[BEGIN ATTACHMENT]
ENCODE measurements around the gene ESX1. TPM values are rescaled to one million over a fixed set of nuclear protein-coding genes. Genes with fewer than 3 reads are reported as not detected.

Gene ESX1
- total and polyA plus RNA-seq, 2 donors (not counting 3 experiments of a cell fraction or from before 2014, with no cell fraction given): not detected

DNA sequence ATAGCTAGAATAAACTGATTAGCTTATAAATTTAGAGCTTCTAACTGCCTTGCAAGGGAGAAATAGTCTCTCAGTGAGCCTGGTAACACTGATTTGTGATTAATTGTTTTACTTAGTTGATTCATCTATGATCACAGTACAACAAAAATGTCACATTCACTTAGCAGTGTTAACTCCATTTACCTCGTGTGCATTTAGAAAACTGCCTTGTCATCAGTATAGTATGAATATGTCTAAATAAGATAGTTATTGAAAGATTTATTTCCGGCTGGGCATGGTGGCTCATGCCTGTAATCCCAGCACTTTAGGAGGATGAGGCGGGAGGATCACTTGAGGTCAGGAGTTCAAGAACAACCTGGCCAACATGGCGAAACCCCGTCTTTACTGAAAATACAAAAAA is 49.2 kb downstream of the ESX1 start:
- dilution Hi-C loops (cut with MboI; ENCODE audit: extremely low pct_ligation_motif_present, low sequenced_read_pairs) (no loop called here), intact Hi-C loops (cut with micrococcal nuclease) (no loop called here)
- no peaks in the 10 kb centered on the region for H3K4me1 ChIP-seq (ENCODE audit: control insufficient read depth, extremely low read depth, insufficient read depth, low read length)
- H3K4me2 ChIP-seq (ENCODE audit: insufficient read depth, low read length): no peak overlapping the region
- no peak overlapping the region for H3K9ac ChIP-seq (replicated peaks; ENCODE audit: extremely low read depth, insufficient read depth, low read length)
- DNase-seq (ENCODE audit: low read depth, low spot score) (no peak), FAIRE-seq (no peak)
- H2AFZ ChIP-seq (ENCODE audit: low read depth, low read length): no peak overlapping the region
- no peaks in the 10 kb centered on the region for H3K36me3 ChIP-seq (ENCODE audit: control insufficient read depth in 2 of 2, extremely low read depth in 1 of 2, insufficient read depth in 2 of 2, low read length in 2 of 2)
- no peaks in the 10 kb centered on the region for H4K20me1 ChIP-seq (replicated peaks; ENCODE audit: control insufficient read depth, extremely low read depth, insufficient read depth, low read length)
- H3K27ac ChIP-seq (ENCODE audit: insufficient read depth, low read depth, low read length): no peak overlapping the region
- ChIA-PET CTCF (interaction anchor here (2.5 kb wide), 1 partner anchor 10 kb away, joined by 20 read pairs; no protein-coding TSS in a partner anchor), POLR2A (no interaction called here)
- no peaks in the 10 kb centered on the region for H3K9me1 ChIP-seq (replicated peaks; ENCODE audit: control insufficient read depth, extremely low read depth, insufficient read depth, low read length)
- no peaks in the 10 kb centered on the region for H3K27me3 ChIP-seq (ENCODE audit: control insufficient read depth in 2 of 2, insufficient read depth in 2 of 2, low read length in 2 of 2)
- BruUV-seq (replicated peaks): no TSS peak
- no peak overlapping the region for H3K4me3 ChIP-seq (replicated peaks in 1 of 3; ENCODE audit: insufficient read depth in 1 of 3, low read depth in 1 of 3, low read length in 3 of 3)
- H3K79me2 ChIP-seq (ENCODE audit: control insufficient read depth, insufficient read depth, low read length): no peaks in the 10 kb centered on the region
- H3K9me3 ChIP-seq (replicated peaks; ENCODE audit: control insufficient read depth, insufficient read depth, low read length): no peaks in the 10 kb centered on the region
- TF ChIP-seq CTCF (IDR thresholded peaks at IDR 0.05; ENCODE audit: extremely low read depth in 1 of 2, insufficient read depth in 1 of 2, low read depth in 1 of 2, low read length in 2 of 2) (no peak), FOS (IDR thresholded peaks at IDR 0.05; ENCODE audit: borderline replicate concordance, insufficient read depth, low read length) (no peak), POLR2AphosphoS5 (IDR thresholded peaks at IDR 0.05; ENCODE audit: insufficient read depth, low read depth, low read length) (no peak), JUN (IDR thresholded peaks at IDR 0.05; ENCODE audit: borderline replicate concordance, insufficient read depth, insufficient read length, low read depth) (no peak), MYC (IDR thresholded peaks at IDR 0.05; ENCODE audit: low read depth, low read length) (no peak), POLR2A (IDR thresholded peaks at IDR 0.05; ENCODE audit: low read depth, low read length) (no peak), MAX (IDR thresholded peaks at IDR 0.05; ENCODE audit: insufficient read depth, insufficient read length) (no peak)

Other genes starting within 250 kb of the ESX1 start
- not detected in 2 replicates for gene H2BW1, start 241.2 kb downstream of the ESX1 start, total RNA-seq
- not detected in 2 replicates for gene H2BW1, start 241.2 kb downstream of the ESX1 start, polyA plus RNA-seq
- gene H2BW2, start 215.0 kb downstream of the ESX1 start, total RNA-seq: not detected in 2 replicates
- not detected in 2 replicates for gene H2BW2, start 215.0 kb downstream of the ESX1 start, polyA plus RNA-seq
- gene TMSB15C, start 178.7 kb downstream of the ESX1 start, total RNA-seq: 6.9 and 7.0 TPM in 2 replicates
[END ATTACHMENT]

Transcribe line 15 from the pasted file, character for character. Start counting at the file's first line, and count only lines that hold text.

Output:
- no peaks in the 10 kb centered on the region for H3K9me1 ChIP-seq (replicated peaks; ENCODE audit: control insufficient read depth, extremely low read depth, insufficient read depth, low read length)